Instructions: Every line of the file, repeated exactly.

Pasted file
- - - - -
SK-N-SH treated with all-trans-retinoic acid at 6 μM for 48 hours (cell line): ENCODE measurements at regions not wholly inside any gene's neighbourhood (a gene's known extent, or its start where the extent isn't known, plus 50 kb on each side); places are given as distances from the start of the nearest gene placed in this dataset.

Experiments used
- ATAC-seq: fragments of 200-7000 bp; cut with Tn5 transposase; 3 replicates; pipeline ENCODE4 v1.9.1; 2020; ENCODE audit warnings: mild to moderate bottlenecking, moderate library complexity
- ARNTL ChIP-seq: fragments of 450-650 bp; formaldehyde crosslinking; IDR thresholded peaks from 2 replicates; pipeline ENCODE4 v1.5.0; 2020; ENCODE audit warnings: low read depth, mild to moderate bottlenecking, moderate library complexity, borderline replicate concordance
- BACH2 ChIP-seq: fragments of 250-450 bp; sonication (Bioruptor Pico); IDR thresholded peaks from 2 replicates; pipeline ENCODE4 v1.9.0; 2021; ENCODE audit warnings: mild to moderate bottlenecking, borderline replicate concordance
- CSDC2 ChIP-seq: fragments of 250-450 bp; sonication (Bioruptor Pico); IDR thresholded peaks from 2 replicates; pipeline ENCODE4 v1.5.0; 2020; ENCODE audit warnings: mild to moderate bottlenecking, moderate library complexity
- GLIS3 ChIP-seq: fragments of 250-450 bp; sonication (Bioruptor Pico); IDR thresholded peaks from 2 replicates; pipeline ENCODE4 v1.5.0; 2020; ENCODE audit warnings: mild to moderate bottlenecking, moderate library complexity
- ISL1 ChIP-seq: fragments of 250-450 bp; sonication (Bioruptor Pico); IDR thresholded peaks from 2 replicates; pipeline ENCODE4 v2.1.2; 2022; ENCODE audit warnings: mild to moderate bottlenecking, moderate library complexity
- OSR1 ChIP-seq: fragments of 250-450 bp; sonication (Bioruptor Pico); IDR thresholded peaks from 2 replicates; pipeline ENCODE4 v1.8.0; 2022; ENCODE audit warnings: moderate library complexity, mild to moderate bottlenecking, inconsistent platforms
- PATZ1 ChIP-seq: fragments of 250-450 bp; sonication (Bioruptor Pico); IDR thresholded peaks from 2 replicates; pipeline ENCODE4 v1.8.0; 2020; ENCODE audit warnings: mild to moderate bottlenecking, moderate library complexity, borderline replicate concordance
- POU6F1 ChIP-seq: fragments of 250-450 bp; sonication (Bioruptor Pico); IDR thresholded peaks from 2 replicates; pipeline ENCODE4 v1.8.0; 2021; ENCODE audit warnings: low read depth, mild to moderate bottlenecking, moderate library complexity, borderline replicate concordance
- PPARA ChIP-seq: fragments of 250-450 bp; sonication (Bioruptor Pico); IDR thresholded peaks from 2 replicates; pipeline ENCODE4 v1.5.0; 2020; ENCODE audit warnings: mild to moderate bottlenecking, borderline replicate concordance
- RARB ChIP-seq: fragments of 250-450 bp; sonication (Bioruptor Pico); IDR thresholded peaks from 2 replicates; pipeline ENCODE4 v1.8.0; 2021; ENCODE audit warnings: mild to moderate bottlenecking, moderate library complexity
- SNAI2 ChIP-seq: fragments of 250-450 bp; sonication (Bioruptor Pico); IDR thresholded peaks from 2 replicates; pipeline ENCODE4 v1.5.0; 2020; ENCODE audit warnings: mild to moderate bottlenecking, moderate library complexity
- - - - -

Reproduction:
SK-N-SH treated with all-trans-retinoic acid at 6 μM for 48 hours (cell line): ENCODE measurements at regions not wholly inside any gene's neighbourhood (a gene's known extent, or its start where the extent isn't known, plus 50 kb on each side); places are given as distances from the start of the nearest gene placed in this dataset.

Experiments used
- ATAC-seq: fragments of 200-7000 bp; cut with Tn5 transposase; 3 replicates; pipeline ENCODE4 v1.9.1; 2020; ENCODE audit warnings: mild to moderate bottlenecking, moderate library complexity
- ARNTL ChIP-seq: fragments of 450-650 bp; formaldehyde crosslinking; IDR thresholded peaks from 2 replicates; pipeline ENCODE4 v1.5.0; 2020; ENCODE audit warnings: low read depth, mild to moderate bottlenecking, moderate library complexity, borderline replicate concordance
- BACH2 ChIP-seq: fragments of 250-450 bp; sonication (Bioruptor Pico); IDR thresholded peaks from 2 replicates; pipeline ENCODE4 v1.9.0; 2021; ENCODE audit warnings: mild to moderate bottlenecking, borderline replicate concordance
- CSDC2 ChIP-seq: fragments of 250-450 bp; sonication (Bioruptor Pico); IDR thresholded peaks from 2 replicates; pipeline ENCODE4 v1.5.0; 2020; ENCODE audit warnings: mild to moderate bottlenecking, moderate library complexity
- GLIS3 ChIP-seq: fragments of 250-450 bp; sonication (Bioruptor Pico); IDR thresholded peaks from 2 replicates; pipeline ENCODE4 v1.5.0; 2020; ENCODE audit warnings: mild to moderate bottlenecking, moderate library complexity
- ISL1 ChIP-seq: fragments of 250-450 bp; sonication (Bioruptor Pico); IDR thresholded peaks from 2 replicates; pipeline ENCODE4 v2.1.2; 2022; ENCODE audit warnings: mild to moderate bottlenecking, moderate library complexity
- OSR1 ChIP-seq: fragments of 250-450 bp; sonication (Bioruptor Pico); IDR thresholded peaks from 2 replicates; pipeline ENCODE4 v1.8.0; 2022; ENCODE audit warnings: moderate library complexity, mild to moderate bottlenecking, inconsistent platforms
- PATZ1 ChIP-seq: fragments of 250-450 bp; sonication (Bioruptor Pico); IDR thresholded peaks from 2 replicates; pipeline ENCODE4 v1.8.0; 2020; ENCODE audit warnings: mild to moderate bottlenecking, moderate library complexity, borderline replicate concordance
- POU6F1 ChIP-seq: fragments of 250-450 bp; sonication (Bioruptor Pico); IDR thresholded peaks from 2 replicates; pipeline ENCODE4 v1.8.0; 2021; ENCODE audit warnings: low read depth, mild to moderate bottlenecking, moderate library complexity, borderline replicate concordance
- PPARA ChIP-seq: fragments of 250-450 bp; sonication (Bioruptor Pico); IDR thresholded peaks from 2 replicates; pipeline ENCODE4 v1.5.0; 2020; ENCODE audit warnings: mild to moderate bottlenecking, borderline replicate concordance
- RARB ChIP-seq: fragments of 250-450 bp; sonication (Bioruptor Pico); IDR thresholded peaks from 2 replicates; pipeline ENCODE4 v1.8.0; 2021; ENCODE audit warnings: mild to moderate bottlenecking, moderate library complexity
- SNAI2 ChIP-seq: fragments of 250-450 bp; sonication (Bioruptor Pico); IDR thresholded peaks from 2 replicates; pipeline ENCODE4 v1.5.0; 2020; ENCODE audit warnings: mild to moderate bottlenecking, moderate library complexity